R v Clinton [2012]

R v Clinton [2012] EWCA Crim 2 involved a situation where the appellant killed his wife during a meeting where they were supposed to discuss the end of their marriage. The appellant argued that he lost control due to several factors, including his wife's revelation of infidelity and other provocative actions.

The trial judge initially ruled that the defence of loss of control was not available because the infidelity-related words should be disregarded, and the remaining factors were not of an extremely grave character.

However, on appeal, it was held that the defence of loss of control should have been put to the jury. The court emphasised that sexual infidelity, on its own, cannot be relied upon as a qualifying trigger for loss of control. However, the existence of sexual infidelity does not prevent reliance on the defence if other qualifying triggers are present.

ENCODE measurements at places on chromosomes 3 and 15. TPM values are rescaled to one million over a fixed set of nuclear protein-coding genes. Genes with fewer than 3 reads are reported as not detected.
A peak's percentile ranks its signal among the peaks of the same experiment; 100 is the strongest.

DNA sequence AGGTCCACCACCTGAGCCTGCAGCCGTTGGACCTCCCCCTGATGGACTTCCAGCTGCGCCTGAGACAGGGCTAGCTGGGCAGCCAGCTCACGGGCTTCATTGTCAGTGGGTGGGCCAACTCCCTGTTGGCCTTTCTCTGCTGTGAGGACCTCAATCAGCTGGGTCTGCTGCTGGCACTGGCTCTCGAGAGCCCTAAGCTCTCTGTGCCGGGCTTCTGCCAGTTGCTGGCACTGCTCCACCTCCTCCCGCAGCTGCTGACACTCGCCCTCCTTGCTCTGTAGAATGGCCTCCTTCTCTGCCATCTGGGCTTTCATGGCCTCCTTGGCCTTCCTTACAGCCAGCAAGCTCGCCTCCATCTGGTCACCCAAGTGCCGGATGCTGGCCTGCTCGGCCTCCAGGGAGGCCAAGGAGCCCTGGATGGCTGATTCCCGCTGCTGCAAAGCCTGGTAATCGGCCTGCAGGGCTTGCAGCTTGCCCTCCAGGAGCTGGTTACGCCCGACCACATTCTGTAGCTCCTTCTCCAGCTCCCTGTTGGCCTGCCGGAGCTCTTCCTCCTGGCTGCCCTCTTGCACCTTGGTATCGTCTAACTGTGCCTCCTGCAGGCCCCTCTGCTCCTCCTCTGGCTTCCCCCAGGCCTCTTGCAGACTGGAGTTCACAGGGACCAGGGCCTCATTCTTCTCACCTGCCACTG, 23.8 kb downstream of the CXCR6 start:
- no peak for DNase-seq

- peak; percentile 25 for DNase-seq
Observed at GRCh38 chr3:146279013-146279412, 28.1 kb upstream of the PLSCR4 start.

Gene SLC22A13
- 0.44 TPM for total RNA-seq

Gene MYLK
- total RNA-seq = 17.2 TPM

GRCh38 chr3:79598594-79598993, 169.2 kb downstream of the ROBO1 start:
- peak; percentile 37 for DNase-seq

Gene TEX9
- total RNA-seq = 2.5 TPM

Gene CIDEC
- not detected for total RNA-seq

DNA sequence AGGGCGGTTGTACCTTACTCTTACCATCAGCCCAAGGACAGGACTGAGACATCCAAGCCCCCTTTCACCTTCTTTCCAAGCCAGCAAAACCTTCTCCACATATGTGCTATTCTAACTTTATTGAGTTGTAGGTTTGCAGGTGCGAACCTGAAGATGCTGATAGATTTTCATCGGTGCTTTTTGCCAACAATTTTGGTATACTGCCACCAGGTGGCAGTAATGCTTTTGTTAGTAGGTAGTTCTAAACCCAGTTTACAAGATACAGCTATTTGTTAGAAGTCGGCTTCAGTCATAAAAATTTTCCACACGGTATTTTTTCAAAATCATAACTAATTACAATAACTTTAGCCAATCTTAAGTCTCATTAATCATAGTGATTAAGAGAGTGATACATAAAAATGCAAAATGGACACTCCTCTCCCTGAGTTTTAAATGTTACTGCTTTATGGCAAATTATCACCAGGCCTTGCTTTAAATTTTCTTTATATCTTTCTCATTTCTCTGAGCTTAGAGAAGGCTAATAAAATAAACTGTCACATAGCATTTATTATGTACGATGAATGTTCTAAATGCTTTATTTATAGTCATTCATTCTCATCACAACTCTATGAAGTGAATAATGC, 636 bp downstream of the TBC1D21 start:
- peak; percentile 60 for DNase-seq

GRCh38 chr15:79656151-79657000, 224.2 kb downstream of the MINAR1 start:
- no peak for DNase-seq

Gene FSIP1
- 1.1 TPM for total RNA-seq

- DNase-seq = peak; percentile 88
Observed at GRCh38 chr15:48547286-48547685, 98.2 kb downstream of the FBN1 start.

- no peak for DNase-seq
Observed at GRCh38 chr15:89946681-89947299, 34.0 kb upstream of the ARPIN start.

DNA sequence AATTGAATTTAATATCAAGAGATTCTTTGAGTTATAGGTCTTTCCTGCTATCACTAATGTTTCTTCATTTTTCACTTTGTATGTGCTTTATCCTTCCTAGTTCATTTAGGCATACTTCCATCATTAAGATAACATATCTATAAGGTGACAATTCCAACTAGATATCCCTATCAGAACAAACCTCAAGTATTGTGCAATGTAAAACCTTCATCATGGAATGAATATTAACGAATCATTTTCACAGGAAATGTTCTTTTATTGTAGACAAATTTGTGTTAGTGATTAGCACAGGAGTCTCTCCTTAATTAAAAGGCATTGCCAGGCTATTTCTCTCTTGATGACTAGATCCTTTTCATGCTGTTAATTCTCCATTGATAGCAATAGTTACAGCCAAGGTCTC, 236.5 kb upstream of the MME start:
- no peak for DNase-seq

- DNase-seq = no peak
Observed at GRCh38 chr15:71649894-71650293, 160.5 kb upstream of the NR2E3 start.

The court clarified that where other factors constitute a qualifying trigger, sexual infidelity can be considered in assessing whether the circumstances were of an extremely grave character and whether the defendant had a justifiable sense of being wronged. Additionally, sexual infidelity may be taken into account in the third component of the defence, examining the defendant's circumstances.

As a result of the appeal, the appellant's conviction for murder was quashed, and a retrial was ordered. The case highlights the importance of properly considering and presenting the defence of loss of control when multiple factors contribute to the defendant's actions.
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